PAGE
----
Guitarist Sherif Alaa performing in Egypt. Photo credit: Al Ahram

Many musicians resorted to posting music videos on social media to enhance their online presence and exercise their creative muscles during the live music drought. While most did this from home, larger bands such as Cairokee and Massar Egbari went as far as hosting full online concerts.

Pandemic-driven music preferences

Even after the gradual reopening of venues and the attempts to return to normal, the pandemic seems to have changed the music preferences of patrons and venues alike.

Kamal, who plays original music, believes it has become harder to attract people to new original content.

“The willingness to attend original music performances had already decreased pre-COVID-19, in my case at least, but it’s more so now,” she says.

She argues that because venues have also suffered from the pandemic, they are more likely to host artists who are guaranteed to bring a crowd (and therefore, revenue), such as well-established performers or cover artists who perform familiar music, rather than artists who offer new or more experimental styles of music.

“When I started performing live again [after the reopening of venues], it was like going back three or four years in my music career. People were less willing to attend and weren’t as financially capable or emotionally ready to attend,” she explains.

She believes an individual’s decision to attend a concert relies on calculating whether a band is worth seeing and whether a concert is worth attending due to the health risk.

Guitarist Ziad Hisham. Photo courtesy of Ziad Hisham

It is worth noting that some venues in Egypt have been criticized for hosting large indoor events during the pandemic, particularly before the nation’s widespread vaccination campaign, but most underground musicians did not benefit from these seemingly successful events.

According to Hisham, several venues maximized their profitability after reopening by paying lesser-known musicians less money while simultaneously charging customers more. While some musicians have been able to dispute such reductions in fees, others haven’t been so lucky, but are unable to say no to the work because they have no other options.

“It’s frustrating because the pandemic affected musicians pretty hard; some even had to sell their instruments. It’s understandable that venues have to prioritize their business and compensate for the losses that occurred during their shutdown, but not at the expense of the musicians,” he notes.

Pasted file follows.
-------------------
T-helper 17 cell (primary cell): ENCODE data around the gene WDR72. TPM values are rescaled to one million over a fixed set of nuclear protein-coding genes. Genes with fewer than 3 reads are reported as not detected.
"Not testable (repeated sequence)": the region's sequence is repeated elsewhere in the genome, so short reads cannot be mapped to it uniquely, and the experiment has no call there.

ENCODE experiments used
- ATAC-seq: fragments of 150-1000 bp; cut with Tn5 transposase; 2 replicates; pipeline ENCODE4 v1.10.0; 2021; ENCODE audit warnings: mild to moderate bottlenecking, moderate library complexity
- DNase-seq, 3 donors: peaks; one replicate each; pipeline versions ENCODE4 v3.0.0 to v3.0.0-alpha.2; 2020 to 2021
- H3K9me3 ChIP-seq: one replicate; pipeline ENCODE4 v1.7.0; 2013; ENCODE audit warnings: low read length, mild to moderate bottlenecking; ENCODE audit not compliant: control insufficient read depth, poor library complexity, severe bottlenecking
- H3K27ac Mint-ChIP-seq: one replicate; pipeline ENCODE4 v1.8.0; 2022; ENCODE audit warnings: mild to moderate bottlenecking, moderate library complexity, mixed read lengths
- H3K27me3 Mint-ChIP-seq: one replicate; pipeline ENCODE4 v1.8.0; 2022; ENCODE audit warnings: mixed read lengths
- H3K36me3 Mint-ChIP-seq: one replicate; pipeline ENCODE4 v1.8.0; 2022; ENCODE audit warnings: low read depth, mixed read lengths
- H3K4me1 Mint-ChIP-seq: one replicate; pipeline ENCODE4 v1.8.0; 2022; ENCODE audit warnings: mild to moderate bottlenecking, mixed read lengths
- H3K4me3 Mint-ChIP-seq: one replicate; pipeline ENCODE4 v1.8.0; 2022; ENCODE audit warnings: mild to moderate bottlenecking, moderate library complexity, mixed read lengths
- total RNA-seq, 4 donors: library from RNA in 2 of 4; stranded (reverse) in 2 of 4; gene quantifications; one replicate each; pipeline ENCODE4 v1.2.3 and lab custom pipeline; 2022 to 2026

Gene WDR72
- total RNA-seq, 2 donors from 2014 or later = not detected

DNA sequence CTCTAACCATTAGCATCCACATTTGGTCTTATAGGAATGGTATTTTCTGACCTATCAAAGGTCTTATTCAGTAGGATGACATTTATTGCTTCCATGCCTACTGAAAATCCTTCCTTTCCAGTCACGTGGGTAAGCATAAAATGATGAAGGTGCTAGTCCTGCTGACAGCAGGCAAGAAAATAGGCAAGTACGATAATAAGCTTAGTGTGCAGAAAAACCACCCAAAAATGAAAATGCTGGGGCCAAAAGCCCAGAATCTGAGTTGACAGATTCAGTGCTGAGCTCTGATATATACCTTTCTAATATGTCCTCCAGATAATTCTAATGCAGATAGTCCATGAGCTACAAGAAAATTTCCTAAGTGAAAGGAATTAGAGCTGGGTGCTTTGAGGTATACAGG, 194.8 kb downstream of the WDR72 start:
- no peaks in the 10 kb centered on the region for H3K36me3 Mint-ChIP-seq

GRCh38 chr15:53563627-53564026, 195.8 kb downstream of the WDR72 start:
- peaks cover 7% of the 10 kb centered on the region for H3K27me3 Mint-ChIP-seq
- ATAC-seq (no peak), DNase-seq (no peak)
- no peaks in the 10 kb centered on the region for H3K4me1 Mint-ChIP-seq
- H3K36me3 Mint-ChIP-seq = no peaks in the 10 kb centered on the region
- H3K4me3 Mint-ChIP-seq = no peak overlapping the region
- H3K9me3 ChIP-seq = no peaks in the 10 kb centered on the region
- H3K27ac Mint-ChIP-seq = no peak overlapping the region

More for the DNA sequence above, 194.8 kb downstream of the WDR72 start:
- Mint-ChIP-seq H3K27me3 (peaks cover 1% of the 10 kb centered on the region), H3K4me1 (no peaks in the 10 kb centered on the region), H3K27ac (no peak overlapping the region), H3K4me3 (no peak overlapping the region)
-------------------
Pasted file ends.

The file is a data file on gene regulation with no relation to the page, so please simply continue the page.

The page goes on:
However, another factor might also be at play, according to Alaa. He noticed a reduced demand for live performances in Egypt as a whole, despite playing in a popular cover band.

“We used to perform at weddings and corporate events, but the demand has decreased; perhaps because the pandemic made people more financially conscious. More people would rather hire a DJ, for example, because it’ll cost them less,” he explains.

Guitarist Sherif Alaa. Photo courtesy of Sherif Alaa.

The cost of hiring a live band may be higher due to several factors, such as musical equipment and sound engineers, in addition to the band’s fees.

Most musicians now have to rely on online presence for exposure, compared to the opportunities they may have had in the past.

“[Local and regional] music festivals would ‘refresh’ the music scene every year and they would target all kinds of musicians,” Kamal explains.

The road ahead for live performers

Despite the many challenges that affected their field, Egypt’s musicians continue to push through and emphasize that the work is always done from a place of love.

“The pandemic has been incredibly tough for musicians everywhere, and I’m thankful to be one of the lucky ones. Even when my work gets stressful, I love what I do,” Alaa explains.

His commercial work has gradually started to return; at the time of his interview with Egyptian Streets, he was traveling for his first regional concert since the pandemic began.

Hisham continues to play live when it’s music that he enjoys performing, but he’s grateful that he has had the time to reflect on his career goals and invest in his music production career, and he has managed to produce several singles during the pandemic.

Kamal also strives to keep herself on the music landscape’s map and managed to release an EP album at the end of 2020, which she funded by organizing an exhibition of her artwork.

Kamal during one of her pre-COVID performances. Photo courtesy of Shahira Kamal.

However, she continues to remind herself that she doesn’t treat her music career like a typical job. “At the end of the day, we are in a creative industry and doing something we love and enjoy sharing with others,” she says. “I can’t stop making music; it’s not something you can decide because it’s not a job…it’s a freedom of expression.”